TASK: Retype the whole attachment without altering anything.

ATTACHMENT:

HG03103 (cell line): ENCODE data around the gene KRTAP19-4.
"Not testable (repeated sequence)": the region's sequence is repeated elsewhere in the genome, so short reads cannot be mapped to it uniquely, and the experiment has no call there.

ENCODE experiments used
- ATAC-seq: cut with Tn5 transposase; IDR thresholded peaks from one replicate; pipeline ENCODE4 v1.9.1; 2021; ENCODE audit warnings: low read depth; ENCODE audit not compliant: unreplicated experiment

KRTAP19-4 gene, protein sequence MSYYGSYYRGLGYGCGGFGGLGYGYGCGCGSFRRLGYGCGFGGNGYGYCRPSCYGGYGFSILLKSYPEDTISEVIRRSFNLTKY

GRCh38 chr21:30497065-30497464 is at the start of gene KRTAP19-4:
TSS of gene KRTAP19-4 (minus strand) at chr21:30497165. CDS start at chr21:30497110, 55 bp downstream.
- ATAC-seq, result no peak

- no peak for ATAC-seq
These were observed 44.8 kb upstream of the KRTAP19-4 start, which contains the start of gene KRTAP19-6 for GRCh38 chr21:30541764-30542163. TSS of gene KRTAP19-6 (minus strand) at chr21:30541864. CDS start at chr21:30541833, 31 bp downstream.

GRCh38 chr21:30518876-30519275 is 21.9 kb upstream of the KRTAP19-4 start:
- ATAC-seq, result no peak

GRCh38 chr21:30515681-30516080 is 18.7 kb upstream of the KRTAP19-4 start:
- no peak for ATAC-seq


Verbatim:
HG03103 (cell line): ENCODE data around the gene KRTAP19-4.
"Not testable (repeated sequence)": the region's sequence is repeated elsewhere in the genome, so short reads cannot be mapped to it uniquely, and the experiment has no call there.

ENCODE experiments used
- ATAC-seq: cut with Tn5 transposase; IDR thresholded peaks from one replicate; pipeline ENCODE4 v1.9.1; 2021; ENCODE audit warnings: low read depth; ENCODE audit not compliant: unreplicated experiment

KRTAP19-4 gene, protein sequence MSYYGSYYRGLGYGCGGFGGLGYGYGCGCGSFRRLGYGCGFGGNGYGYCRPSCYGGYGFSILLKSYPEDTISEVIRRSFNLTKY

GRCh38 chr21:30497065-30497464 is at the start of gene KRTAP19-4:
TSS of gene KRTAP19-4 (minus strand) at chr21:30497165. CDS start at chr21:30497110, 55 bp downstream.
- ATAC-seq, result no peak

- no peak for ATAC-seq
These were observed 44.8 kb upstream of the KRTAP19-4 start, which contains the start of gene KRTAP19-6 for GRCh38 chr21:30541764-30542163. TSS of gene KRTAP19-6 (minus strand) at chr21:30541864. CDS start at chr21:30541833, 31 bp downstream.

GRCh38 chr21:30518876-30519275 is 21.9 kb upstream of the KRTAP19-4 start:
- ATAC-seq, result no peak

GRCh38 chr21:30515681-30516080 is 18.7 kb upstream of the KRTAP19-4 start:
- no peak for ATAC-seq